football Edit

Tuesday practice hot takes: Can McCaffrey unseat Martinez?

Here are some quick takes and reactions on what we learned following Tuesday's Husker football practice.

There is a legitimate quarterback competition going into Week 1

It’s long been assumed that Nebraska’s starting quarterback job was Adrian Martinez’s to lose.

Even though redshirt freshman Luke McCaffrey showed impressive flashes in four games last season, many expected the two-year starter Martinez to be the No. 1 guy until he gave reason for NU’s staff to make a change.

But as the Huskers wrap up their last week of fall camp and get ready for their season opener at Ohio State, head coach Scott Frost just kicked the door wide-open for a legitimate quarterback battle going into Week 1.

"I wouldn't say it's clear yet," Frost said of NU’s quarterback depth chart. "Adrian's certainly playing well. Luke's certainly playing well. We feel like we have two guys at the top of that heap that are playing well enough to help us win games.

“Every position is a competition, and we're going to have to make those decisions pretty quickly, but I've been really impressed with both of them."

Martinez has the obvious edge in experience with 21 career starts under his belt, and he said last week that he finally feels as healthy as he’d been in years going into the season.

But the conversation seems to have less to do with what Martinez has done and more with how rapidly McCaffrey has progressed over the past 18 months.

Frost, who made it clear once again that McCaffrey was a quarterback and only a quarterback, said the former Highlands Ranch (Colo.) Valor Christian standout had gone rep for rep with Martinez all offseason.

“Right now, our offense moves exceptionally well when he's at quarterback,” Frost said. “He finds a way to make a lot of plays work. He's throwing the ball really well. I don't think anybody has any questions about his athletic ability or his speed.”

It wasn’t just Frost who was hyping up McCaffrey’s potential on Tuesday, either.

Junior tight end Austin Allen said he’d seen “a true competition” at quarterback this fall, which, “as a whole offense, I think that's going to make us better.”

Senior defensive end Ben Stille said, “it honestly doesn’t matter who’s back there” at quarterback between Martinez and McCaffrey and that the offense feels just as comfortable with either guy under center.

"You can ask the offensive guys, but I think they're really comfortable, and they both make plays,” Stille said. "I'm excited to see how it turns out for this season."

Omar Manning’s status remains unclear going into Week 1

Regarded as one of Nebraska’s most important offseason additions for 2020, there has been plenty of hand wringing recently regarding the uncertainty of Omar Manning’s status going into next week’s season opener at Ohio State.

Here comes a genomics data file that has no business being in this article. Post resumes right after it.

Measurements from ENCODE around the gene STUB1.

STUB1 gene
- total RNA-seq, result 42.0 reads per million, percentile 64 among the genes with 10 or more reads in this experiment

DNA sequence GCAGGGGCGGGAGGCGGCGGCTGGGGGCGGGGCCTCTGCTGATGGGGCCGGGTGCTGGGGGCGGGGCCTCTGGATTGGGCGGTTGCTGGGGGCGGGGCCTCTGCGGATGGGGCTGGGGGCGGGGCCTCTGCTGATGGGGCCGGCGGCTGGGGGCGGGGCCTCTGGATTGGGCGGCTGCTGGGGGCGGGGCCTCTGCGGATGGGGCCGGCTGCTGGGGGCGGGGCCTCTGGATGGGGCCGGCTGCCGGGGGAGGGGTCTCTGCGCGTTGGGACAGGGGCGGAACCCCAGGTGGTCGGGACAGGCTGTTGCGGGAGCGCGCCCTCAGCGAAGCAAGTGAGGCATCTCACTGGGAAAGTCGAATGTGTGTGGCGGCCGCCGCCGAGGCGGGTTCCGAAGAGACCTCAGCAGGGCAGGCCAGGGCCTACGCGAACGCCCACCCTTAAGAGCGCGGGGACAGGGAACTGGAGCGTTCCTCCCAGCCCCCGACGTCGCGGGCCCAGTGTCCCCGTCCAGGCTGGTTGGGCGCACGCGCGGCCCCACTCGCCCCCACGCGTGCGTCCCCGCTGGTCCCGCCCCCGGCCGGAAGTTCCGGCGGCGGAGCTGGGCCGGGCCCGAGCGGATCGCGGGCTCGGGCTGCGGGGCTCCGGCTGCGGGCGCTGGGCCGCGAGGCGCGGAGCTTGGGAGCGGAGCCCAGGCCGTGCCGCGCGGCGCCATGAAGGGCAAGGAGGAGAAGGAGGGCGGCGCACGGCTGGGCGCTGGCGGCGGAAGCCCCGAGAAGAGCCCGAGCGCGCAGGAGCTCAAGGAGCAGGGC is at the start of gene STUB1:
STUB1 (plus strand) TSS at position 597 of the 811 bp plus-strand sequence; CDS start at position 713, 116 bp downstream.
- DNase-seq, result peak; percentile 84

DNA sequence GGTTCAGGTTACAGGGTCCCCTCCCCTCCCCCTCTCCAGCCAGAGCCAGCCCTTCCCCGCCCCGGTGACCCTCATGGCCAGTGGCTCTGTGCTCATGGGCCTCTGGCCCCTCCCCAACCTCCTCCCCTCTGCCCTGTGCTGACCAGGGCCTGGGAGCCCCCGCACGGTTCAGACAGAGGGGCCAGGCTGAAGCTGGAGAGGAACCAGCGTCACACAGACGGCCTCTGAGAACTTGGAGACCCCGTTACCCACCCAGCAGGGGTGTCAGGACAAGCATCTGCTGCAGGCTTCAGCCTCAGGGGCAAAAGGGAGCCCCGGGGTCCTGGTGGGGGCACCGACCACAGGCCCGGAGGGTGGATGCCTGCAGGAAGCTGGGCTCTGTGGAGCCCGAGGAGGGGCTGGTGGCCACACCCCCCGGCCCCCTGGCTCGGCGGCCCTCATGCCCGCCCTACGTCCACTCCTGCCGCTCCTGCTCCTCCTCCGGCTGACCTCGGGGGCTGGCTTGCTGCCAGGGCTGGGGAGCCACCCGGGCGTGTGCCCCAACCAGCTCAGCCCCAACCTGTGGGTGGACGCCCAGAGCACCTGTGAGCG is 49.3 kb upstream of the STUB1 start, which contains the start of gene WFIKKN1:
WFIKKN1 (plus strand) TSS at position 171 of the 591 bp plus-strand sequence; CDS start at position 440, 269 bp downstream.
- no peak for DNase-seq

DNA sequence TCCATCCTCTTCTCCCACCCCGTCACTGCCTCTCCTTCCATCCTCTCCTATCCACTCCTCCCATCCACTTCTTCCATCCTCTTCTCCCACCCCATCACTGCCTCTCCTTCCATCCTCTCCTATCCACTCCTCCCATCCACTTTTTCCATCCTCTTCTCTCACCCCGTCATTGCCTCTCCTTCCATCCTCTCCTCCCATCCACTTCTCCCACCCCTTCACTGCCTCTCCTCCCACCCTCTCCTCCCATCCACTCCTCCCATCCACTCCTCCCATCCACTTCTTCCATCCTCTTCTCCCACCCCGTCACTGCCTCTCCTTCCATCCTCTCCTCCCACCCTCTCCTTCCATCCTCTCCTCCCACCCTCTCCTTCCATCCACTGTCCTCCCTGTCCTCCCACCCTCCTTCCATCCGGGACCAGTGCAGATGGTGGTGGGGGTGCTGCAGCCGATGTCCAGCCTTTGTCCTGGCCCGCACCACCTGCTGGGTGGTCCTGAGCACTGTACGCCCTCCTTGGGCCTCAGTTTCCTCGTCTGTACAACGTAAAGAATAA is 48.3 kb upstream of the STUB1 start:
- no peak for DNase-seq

While rumors have swirled speculating on the former junior college standouts future with the program, Frost said his concern was just getting Manning on the field enough to be ready to make an immediate impact.

Having missed notable time this summer and fall due to injury and personal reasons, Manning remains a relative unknown as far as what he’ll be able to provide NU early on this season.

"That's still a work in progress right now," Frost said of Manning. "When Omar has been out there, he's been really good. He's been dealing with some health things that have kept him in and out.

"We need him out there more consistently if he's going to help us the way we expect him to and hope he will."

Frost was later asked directly if he anticipated Manning would be available to play against the Buckeyes on Oct. 24.

“I hope so,” Frost replied.

This is a player that Frost himself said changed the complexion of Nebraska’s offense when he was on the field. At 6-4, 225, Manning provides the type of body and athlete NU’s receiving corps has lacked arguably since Maurice Purify.

Add in Frost’s other reports that sophomore Wan’Dale Robinson and true freshman Alante Brown had also missed practice time with minor injuries, having Manning in the receiving mix seems imperative for Nebraska offense still trying to find its footing.

Kade Warner’s rise continues

With all of the questions facing Nebraska’s offense at the moment, consistency and reliability have taken on more importance than ever.

That’s why junior wide receiver Kade Warner has capitalized on this offseason almost as much as anyone.

While Frost declined to announce any new walk-ons that would be placed on scholarship for the 2020 season, Allen spilled the beans on Tuesday by unintentionally breaking the news that Warner had already earned a scholarship.

“Kade Warner’s leadership has been unmatched in the receiving corps," Allen said.

Warner has established himself as one of the most proven and consistent pieces in Nebraska's otherwise inexperienced wide receiver room entering this season.

After breaking onto the scene with a solid redshirt freshman campaign in 2018, Warner was sidelined by injury for the first four games of last season. However, he soon picked up right where he left off to end the year.

Warner ended up starting five of the final seven games of 2019 and caught eight passes for a career-high 101 yards, with an average of 12.6 yards per reception.

Even more, he’s also been a fixture on the practice field this fall, while others like Manning, Robinson, and Brown have missed time with injuries.

“The best thing that he’s done is he’s been out there the entire time,” Frost said. “I don’t think he’s missed any time. If you’re going to play, you’ve got to be on the field. He’s done a good job leading at that position… Kade’s done a wonderful job for us.”